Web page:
Chicago just got pounded with a lot of snow, and driving in it is turning out to be an educational experience. Or maybe I should say a re-educational experience.
After 190,000 miles, my Toyota Camry finally gave up the ghost a few weeks ago. I haven’t got a new car yet, but a friend was nice enough to loan me one of her family’s cars in the meantime. It’s a ’97 Thunderbird, and I’m very grateful, but the car is a bit of a handful in the snow.
I guess I’ve become spoiled by anti-lock brakes and traction control, neither of which the T-bird has. I have to be a little more careful than I’m used to. The worst thing about the T-bird, however, is that it has rear-wheel drive, and I haven’t driven a rear-wheel drive car in the snow in 15 years.
For those of you too young to have driven a rear-wheel drive car, or those of you living too far south to have driven a rear-wheel drive car in the snow, let me explain.
If you give a front-wheel drive car too much gas (assuming you have no traction or stability control system) the excess power going to the front wheels tears them loose from the surface of the snow, and they begin to slide. If you’re in a turn at the time, the front of the car will not turn as tightly as you’d like and you’ll go wide around the turn. If you’re going straight, you’ll just not accelerate, and the front end of the car may twitch a little. The rear wheels, however, have no power going to them at all—they’re just there to hold up the back end of the car—so they’ll just keep rolling along like always.
(Heavy braking—without an anti-lock system—can unstick the rear wheels by locking them up, but they’re not going to slide otherwise unless you severely mishandle the car.)
Recovering from a front-wheel drive slide is easy: Just take your foot off the gas and straighten out the steering wheel. As soon as the tires are pointed roughly in the direction you’re going, you’ll have traction again. Even if you don’t straighten the wheels, the tires will probably pick up traction again as soon as you slow down. With a slight jerk, you’re back in control.
On a rear-wheel drive car like the T-bird, the power is all going to the rear wheels, so stepping on the gas too much will make them tear loose. If you’re going perfectly straight on a level surface, that’s not a big deal: Your car just stops accelerating, and you recover by taking your foot off the gas.
But if there’s any sideways forces acting on the car, such as in a turn, the rear end of the car is going to swing sideways, toward the outside of the turn, and it’s going to swing hard. Even when you’re driving straight, the tilt of a crowned road or even poor wheel alignment can be enough to pull the rear wheels towards the gutters—or towards parked cars.
In the worst case, you can be driving along a normal straight road when suddenly you hit a patch of ice and the rear wheels just take off sideways to the right, twisting the car around to point towards the oncoming traffic lanes.
This is what the T-bird has been doing.
Recovery from this kind of skid takes a little bit of skill. You have to take your foot off the gas, but that’s not enough because your car is still twisted sideways from its direction of travel, and of course there’s no way to turn the rear wheels to recover your traction.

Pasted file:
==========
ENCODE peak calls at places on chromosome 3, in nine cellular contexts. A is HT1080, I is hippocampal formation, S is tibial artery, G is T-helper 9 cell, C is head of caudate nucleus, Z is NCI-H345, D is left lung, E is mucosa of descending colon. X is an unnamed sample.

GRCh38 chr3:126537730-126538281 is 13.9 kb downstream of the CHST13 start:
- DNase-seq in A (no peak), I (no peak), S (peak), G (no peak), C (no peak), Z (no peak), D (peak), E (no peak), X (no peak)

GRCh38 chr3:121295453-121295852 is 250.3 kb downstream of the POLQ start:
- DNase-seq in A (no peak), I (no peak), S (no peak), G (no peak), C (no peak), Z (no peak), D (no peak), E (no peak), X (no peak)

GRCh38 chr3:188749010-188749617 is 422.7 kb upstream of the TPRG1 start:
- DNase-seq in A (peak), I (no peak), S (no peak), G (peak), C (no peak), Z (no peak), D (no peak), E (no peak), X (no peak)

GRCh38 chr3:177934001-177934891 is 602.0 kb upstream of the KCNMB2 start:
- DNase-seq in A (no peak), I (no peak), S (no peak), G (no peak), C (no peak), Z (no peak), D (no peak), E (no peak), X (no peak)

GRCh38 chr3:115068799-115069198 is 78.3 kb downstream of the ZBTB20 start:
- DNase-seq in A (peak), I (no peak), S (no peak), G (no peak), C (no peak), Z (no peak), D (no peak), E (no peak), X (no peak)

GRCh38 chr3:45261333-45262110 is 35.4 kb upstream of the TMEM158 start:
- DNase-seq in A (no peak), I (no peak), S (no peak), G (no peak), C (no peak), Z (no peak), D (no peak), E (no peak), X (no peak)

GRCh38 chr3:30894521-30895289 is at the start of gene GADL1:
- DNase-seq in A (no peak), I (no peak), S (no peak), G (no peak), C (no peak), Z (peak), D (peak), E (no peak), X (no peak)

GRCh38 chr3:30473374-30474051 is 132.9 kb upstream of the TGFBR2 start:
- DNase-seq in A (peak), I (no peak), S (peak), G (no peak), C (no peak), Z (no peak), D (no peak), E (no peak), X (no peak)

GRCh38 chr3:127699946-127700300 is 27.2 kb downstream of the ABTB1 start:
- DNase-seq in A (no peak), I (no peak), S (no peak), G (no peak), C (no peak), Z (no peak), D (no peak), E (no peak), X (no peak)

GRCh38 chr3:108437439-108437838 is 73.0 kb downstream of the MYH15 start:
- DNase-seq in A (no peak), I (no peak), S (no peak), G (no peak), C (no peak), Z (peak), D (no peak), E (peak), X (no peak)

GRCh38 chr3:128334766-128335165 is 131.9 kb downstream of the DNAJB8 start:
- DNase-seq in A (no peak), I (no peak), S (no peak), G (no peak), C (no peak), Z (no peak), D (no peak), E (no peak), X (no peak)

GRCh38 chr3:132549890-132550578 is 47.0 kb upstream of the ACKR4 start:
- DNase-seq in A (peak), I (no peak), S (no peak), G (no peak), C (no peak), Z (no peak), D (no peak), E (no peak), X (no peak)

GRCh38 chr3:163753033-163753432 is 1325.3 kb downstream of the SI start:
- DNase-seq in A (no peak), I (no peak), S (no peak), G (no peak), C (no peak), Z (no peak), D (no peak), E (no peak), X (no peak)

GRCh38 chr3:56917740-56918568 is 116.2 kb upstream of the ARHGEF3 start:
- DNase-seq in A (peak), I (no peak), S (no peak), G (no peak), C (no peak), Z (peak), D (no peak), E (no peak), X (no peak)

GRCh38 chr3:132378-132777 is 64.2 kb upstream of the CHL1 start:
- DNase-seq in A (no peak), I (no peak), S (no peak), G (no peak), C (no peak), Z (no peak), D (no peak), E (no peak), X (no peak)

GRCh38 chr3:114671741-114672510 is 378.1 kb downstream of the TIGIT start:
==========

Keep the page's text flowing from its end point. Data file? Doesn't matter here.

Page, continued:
The trick is to turn the front wheels into the skid and keep your foot off the brake so they’ll keep rolling. Pretty quickly, they’ll pull the rear wheels back into line, and they’ll recover their rolling traction. If it happens a little too violently, the rear end may swing past the centerline and fishtail out in the opposite direction, in which case you have to repeat the recovery in the opposite direction.
If you’re not used to a skid like that, it’s pretty scary, and I’ve seen people panic and not take their foot off the gas. The rear end can come completely around, maybe even around-and-around.
(If you do this on purpose, it’s called “doing doughnuts” and you and your friends can take turns seeing who can go around the most times before running out of room.)
Keeping your foot on the gas is less of a problem in front wheel drive car because (a) many of them have traction control, which essentially takes your foot off the gas for you, (b) the spinning wheels can sometimes claw at the snow hard enough to get some traction, and (c) the rear wheels aren’t sliding.
(That’s why you can’t do doughnuts in a modern front-wheel drive car unless you turn off the traction control…and drive backwards…so I’m told.)
When I was growing up in Chicago, I only had rear-wheel drive cars, so learning how to recover from a skid was just part of learning to drive. After some experimentation and a few years of experience, it just becomes second nature. Veteran snow drivers will feel the skid starting and perform the recovery move dozens of times an hour as a normal part of driving, without even thinking about it.
That used to be me, but as I said, it’s been a while. I still know what to do, but it doesn’t come as naturally as it once did. My reactions are blunted by 15 years of front-wheel drive, 10 of them with traction control. I haven’t hit anything, but driving in the snow takes a lot more care now.